May 4, 1938

CON

Hugh Alexander Stewart

Conservative (1867-1942)

Mr. STEWART:

Many of them have

wood lots.

Topic:   UNEMPLOYMENT RELIEF
Subtopic:   MEASURE FOR ALLEVIATION OF UNEMPLOYMENT AND AGRICULTURAL DISTRESS
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CON

James J. Donnelly

Conservative (1867-1942)

Mr. DONNELLY:

There are no wood lots in our district.

Topic:   UNEMPLOYMENT RELIEF
Subtopic:   MEASURE FOR ALLEVIATION OF UNEMPLOYMENT AND AGRICULTURAL DISTRESS
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CON

Hugh Alexander Stewart

Conservative (1867-1942)

Mr. STEWART:

Perhaps not. and perhaps not much of anything else. But he would likely have his shelter, he would not have to rent a house. He woidd also have some of his food.

Topic:   UNEMPLOYMENT RELIEF
Subtopic:   MEASURE FOR ALLEVIATION OF UNEMPLOYMENT AND AGRICULTURAL DISTRESS
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CON

James J. Donnelly

Conservative (1867-1942)

Mr. DONNELLY:

Where would he get his food?

Topic:   UNEMPLOYMENT RELIEF
Subtopic:   MEASURE FOR ALLEVIATION OF UNEMPLOYMENT AND AGRICULTURAL DISTRESS
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CON

Hugh Alexander Stewart

Conservative (1867-1942)

Mr. STEWART:

He would probably produce some of it.

Topic:   UNEMPLOYMENT RELIEF
Subtopic:   MEASURE FOR ALLEVIATION OF UNEMPLOYMENT AND AGRICULTURAL DISTRESS
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CON

James J. Donnelly

Conservative (1867-1942)

Mr. DONNELLY:

There has not been any produced.

Topic:   UNEMPLOYMENT RELIEF
Subtopic:   MEASURE FOR ALLEVIATION OF UNEMPLOYMENT AND AGRICULTURAL DISTRESS
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CON

Hugh Alexander Stewart

Conservative (1867-1942)

Mr. STEWART:

Not in the dried out area, but on the average farm a man would produce some of his food.

Topic:   UNEMPLOYMENT RELIEF
Subtopic:   MEASURE FOR ALLEVIATION OF UNEMPLOYMENT AND AGRICULTURAL DISTRESS
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CON

James J. Donnelly

Conservative (1867-1942)

Mr. DONNELLY:

I am talking of conditions in my district.

Topic:   UNEMPLOYMENT RELIEF
Subtopic:   MEASURE FOR ALLEVIATION OF UNEMPLOYMENT AND AGRICULTURAL DISTRESS
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CON

Hugh Alexander Stewart

Conservative (1867-1942)

Mr. STEWART:

I think the explanation would be found in the basis of relief and the different conditions that prevail.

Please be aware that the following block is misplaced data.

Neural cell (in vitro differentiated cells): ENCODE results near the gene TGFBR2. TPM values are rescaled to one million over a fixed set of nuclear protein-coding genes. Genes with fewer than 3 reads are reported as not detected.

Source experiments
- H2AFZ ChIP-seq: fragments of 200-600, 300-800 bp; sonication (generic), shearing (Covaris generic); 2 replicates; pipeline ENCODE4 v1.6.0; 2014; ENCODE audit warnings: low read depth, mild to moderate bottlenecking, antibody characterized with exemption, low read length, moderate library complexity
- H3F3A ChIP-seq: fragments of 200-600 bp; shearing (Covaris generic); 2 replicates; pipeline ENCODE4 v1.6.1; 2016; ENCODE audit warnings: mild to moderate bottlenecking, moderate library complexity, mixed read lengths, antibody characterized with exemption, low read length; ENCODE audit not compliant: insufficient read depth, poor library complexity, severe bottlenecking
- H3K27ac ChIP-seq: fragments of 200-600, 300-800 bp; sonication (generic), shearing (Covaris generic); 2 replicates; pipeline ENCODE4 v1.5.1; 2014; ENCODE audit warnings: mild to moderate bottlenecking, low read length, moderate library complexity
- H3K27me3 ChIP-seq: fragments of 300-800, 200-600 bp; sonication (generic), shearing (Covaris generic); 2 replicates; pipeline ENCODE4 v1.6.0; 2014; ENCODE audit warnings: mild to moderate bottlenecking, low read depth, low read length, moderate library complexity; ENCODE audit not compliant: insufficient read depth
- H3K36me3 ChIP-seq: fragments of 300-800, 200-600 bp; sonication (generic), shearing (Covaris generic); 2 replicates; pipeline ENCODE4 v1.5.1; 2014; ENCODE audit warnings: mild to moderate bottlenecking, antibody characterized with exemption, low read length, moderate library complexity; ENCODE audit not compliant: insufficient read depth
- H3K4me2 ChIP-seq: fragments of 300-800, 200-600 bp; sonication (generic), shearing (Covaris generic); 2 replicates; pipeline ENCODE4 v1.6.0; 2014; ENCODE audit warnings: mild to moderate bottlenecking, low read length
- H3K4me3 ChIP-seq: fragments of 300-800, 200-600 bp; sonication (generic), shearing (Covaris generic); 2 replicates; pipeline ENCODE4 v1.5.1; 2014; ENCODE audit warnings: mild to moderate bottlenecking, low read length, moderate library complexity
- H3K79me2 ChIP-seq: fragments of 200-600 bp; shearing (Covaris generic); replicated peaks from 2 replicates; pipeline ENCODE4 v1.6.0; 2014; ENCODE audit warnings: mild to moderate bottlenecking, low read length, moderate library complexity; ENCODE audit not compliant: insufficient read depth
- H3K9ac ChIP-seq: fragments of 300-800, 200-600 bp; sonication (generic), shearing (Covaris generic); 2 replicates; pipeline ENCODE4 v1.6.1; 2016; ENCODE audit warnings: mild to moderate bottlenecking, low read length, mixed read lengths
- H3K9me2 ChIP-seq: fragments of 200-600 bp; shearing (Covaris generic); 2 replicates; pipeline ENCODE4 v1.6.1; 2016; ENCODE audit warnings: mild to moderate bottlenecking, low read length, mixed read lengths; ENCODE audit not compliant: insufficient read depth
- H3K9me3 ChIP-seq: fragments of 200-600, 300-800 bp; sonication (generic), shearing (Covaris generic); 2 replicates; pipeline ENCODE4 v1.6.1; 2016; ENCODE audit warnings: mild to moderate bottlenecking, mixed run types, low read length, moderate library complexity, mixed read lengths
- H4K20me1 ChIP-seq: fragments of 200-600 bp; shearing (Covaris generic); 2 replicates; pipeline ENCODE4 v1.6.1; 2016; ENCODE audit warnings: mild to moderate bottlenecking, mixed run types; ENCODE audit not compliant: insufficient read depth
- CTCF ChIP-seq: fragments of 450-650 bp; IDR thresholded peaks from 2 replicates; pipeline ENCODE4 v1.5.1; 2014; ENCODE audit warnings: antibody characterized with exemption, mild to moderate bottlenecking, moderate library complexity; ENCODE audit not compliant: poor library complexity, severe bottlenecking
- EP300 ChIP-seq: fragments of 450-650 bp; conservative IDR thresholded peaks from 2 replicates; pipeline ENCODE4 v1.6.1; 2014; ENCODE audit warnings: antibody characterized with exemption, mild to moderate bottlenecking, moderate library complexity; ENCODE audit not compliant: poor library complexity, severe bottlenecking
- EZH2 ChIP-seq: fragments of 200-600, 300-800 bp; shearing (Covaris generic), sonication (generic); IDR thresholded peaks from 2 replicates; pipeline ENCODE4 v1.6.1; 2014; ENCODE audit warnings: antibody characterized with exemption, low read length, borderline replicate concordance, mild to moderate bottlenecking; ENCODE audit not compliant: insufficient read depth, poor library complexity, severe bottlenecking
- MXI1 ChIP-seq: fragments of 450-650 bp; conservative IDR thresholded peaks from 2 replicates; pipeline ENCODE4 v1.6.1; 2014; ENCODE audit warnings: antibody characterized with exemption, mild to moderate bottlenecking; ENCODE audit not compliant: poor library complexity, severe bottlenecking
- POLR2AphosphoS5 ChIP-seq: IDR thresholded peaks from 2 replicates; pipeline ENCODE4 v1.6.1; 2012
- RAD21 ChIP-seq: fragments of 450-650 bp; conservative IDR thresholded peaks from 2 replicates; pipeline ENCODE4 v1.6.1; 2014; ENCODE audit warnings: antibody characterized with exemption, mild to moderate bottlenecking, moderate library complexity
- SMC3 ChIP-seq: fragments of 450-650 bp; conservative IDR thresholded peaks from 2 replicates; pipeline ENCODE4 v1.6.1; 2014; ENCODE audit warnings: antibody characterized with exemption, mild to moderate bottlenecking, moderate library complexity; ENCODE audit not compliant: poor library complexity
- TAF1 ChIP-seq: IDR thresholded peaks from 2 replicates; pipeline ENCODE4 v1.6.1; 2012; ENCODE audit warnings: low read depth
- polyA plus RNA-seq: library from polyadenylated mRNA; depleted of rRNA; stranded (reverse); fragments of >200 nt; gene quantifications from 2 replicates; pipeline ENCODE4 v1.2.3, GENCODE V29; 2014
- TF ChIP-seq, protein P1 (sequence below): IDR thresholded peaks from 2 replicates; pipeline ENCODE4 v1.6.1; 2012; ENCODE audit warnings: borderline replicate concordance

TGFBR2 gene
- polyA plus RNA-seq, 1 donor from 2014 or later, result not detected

Topic:   UNEMPLOYMENT RELIEF
Subtopic:   MEASURE FOR ALLEVIATION OF UNEMPLOYMENT AND AGRICULTURAL DISTRESS
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CON

James J. Donnelly

Conservative (1867-1942)

Mr. DONNELLY:

Could the minister give us any information as to the basis upon which the grant in aid is made to Ontario?

Topic:   UNEMPLOYMENT RELIEF
Subtopic:   MEASURE FOR ALLEVIATION OF UNEMPLOYMENT AND AGRICULTURAL DISTRESS
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LIB

Norman McLeod Rogers (Minister of Labour)

Liberal

Mr. ROGERS:

The grants in aid to all the provinces have been affected by two factors, the extent of unemployment and the financial position of the province concerned. No mathematical formula has been worked out which could be applied to the conditions in the various provinces in order to determine just how grants in aid should be allocated among the various provinces. Broadly speaking, those are the two factors that have deteirmined what has bpen paid by the dominion government to the provinces.

Topic:   UNEMPLOYMENT RELIEF
Subtopic:   MEASURE FOR ALLEVIATION OF UNEMPLOYMENT AND AGRICULTURAL DISTRESS
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Section agreed to. Sections 8 and 9 agreed to. On section 10-Appointment of officers, clerks and employees.


CON

Grote Stirling

Conservative (1867-1942)

Mr. STIRLING:

I notice that under this section the minister keeps in his own hands the appointment of officers, clerks and employees. The civil service commission does not come into the picture at all. In connection with the appointments that the minister will make, can he assure the committee that there will be no reference to the principle that to the victor belongs the spoils? I am. referring particularly to the remarks of the Prime Minister the other day when he said:

I would say that the government would deplore moneys appropriated by parliament being used, directly or indirectly, for political partisan purposes, no matter for what purpose they have been appropriated.

Could the minister tell us how these officers, clerks and employees will be selected, and if it will be necessary for them to have their names on particular lists? As he is not using the civil service commission, from what source will he get the names? Perhaps the minister would consider also the remarks made yesterday by the leader of the opposition (Mr. Bennett) with regard to the increased cost of administration.

Topic:   UNEMPLOYMENT RELIEF
Subtopic:   MEASURE FOR ALLEVIATION OF UNEMPLOYMENT AND AGRICULTURAL DISTRESS
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LIB

Norman McLeod Rogers (Minister of Labour)

Liberal

Mr. ROGERS:

I shall be very glad to deal with both these points. The staff ofthe unemployment relief branch of the Department of Labour has been beyond the scope of the Civil Service Act from the beginning. It was so arranged by the administration of which my hon. friend was a member and ithas been continued on the same basis.Although that staff has always been a

temporary staff, there have been no dismissals of any kind from the staff in Ottawa since the present administration came into office. There have been certain changes made in the outside staffs, referring particularly to the inspectors in the various provinces. There

Relief and Agricultural Distress